Impacting 30 million men and women within the U.S. alone, osteoarthritis is a debilitating and painful condition that results from the wearing away of cartilage, causing friction within the joints as unprotected bones rub against each other. While it can happen in virtually any joint, it is most prevalent in the hands, hips, knees, lower back, and neck.
Because it’s so common, it is important for all of us to understand the fundamentals of osteoarthritis and what to do in the event that you or someone you love is diagnosed. The following important information can help.
- What is the cause of osteoarthritis? Despite the fact that a specific cause is not known, it more commonly impacts older adults and those whose bodies are not able to fix joint tissue.
- Am I at an increased risk? There are numerous risk factors:
- Age (most common in those over age 40)
- Trauma or overuse of a joint
- Gender (more common in females than males)
- Occupation (people performing repetitive tasks)
- Specific health conditions (particularly other types of arthritis, joint or cartilage abnormalities, misalignment of the ankle, knee, or hip, bone diseases)
- What are osteoarthritis symptoms? In the beginning, there may be no noticeable symptoms, but as osteoarthritis becomes more serious, signs range from stiffness, swelling, and pain that is more severe when the joint has been at rest for a period of time, along with soreness, warmth, and trouble moving the joint, and/or a cracking sound once the joint is moved.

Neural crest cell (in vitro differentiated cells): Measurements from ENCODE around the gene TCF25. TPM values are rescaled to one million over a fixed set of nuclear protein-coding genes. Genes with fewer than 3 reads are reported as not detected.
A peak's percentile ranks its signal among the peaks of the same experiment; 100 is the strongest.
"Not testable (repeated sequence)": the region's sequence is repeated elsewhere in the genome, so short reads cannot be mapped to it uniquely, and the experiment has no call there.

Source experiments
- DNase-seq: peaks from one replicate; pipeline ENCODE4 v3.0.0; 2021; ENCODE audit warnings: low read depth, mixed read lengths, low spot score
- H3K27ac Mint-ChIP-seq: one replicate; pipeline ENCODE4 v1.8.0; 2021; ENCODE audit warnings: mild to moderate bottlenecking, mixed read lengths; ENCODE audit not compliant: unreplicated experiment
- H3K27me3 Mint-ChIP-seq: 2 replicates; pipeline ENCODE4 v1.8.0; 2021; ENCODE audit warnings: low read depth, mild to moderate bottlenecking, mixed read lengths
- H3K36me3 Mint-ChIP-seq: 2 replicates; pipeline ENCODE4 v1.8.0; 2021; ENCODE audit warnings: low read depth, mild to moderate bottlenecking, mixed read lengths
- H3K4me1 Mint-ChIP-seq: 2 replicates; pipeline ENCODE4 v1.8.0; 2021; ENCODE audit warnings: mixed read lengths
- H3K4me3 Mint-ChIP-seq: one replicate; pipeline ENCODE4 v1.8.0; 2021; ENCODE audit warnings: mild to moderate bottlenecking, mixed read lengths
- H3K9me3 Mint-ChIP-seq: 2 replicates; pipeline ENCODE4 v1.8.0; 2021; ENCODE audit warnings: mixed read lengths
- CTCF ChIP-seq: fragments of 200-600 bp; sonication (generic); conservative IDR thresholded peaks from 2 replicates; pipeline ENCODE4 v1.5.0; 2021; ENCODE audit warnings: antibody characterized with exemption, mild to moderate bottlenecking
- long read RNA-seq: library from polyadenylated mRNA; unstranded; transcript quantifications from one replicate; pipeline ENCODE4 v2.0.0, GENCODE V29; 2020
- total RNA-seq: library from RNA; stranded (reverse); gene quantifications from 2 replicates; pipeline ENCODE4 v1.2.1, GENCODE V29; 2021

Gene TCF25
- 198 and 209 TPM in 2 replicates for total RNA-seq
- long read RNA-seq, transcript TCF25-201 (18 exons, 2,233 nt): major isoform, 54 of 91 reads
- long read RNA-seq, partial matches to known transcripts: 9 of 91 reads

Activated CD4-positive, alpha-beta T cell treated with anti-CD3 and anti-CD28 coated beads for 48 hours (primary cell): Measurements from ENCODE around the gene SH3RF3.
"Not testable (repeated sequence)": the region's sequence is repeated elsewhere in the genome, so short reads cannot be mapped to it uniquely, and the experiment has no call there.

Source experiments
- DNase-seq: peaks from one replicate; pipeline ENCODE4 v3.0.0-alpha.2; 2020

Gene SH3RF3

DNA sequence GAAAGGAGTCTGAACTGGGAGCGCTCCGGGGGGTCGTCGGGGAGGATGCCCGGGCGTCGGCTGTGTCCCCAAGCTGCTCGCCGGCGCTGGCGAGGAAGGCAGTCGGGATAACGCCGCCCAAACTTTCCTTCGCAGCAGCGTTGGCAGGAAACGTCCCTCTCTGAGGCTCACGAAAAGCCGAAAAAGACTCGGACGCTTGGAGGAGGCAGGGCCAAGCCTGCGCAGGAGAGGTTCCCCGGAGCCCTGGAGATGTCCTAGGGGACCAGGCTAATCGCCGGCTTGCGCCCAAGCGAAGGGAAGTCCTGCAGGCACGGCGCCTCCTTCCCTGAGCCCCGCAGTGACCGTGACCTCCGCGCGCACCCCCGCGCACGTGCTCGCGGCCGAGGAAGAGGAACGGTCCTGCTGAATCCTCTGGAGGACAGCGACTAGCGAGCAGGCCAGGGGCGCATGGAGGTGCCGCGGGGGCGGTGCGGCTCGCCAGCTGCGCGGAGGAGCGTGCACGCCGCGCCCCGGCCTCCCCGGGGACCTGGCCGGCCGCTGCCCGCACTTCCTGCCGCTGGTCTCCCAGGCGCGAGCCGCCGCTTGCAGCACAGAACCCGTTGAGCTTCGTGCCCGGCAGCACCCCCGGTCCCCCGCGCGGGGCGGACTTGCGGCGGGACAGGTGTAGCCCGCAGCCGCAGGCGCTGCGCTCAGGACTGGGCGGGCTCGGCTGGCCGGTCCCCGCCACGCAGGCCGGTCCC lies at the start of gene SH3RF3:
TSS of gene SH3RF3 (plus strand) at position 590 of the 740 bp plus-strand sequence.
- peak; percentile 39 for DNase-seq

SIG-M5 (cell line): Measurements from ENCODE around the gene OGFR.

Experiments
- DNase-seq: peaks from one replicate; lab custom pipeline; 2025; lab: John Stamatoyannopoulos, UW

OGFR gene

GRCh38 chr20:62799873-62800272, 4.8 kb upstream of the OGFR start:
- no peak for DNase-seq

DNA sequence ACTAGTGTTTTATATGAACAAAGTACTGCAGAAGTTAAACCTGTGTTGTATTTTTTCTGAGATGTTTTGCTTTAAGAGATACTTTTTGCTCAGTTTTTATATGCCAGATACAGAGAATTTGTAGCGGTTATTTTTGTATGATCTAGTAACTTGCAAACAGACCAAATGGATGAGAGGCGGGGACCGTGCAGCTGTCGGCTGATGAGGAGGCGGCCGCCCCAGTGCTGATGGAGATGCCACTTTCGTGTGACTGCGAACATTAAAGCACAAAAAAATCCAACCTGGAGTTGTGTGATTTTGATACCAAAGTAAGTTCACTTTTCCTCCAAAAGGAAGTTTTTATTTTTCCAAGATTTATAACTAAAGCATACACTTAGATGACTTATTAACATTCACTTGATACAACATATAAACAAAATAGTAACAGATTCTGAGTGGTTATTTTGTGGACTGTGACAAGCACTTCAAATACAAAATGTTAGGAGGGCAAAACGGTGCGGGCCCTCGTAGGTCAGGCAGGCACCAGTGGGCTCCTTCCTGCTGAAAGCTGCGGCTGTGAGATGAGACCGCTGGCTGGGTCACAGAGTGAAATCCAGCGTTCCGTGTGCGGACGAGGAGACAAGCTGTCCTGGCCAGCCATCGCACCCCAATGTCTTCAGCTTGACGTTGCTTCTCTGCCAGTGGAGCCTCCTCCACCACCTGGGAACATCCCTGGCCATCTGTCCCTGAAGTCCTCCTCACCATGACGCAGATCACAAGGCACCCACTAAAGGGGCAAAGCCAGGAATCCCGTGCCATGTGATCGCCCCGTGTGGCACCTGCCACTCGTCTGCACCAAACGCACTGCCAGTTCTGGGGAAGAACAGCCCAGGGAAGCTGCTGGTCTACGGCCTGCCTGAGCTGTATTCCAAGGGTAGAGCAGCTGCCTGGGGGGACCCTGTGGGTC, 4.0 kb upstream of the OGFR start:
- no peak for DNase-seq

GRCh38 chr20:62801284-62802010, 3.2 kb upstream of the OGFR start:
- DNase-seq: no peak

- How will the physician diagnose osteoarthritis? The physician’s evaluation will incorporate tests to exclude other potential causes for the pain and swelling inherent in osteoarthritis, including x-rays, MRIs, blood and joint fluid tests.
- What treatments are available? While there is no cure or treatment to counter the damage resulting from osteoarthritis, symptoms are usually alleviated through pain medications, physical therapy and exercise, lifestyle changes, assistive devices, and/or surgery.
- Can vitamin supplements help? While some research reports have shown that individuals with an insufficient intake of vitamins C, D and K can create an additional danger of being diagnosed with osteoarthritis, the American College of Rheumatology has concluded that taking supplements of these vitamins, along with calcium and omega-3 fatty acids, has not been demonstrated to be safe or effective. It is crucial for you to always remember to check with a medical professional before you take any supplements.
- Assistance with light housework, laundry, as well as other tasks which are challenging or lead to pain
- Planning and preparing healthy, nutritious meals
- Providing motivation and encouragement to take part in physician-recommended exercises
- Supplying transportation and accompaniment to medical appointments and procedures
- Picking up prescriptions, grocery shopping, and running other errands
- And many more
Contact us at 361-643-2323 for more helpful resources related to osteoarthritis as well as other conditions common to aging, and to ask about a free in-home consultation for additional details on how our highly skilled, fully trained and knowledgeable caregivers providing Portland senior care that can improve quality of life for a senior you love. Visit our Service Area page to view a full list of the areas we serve.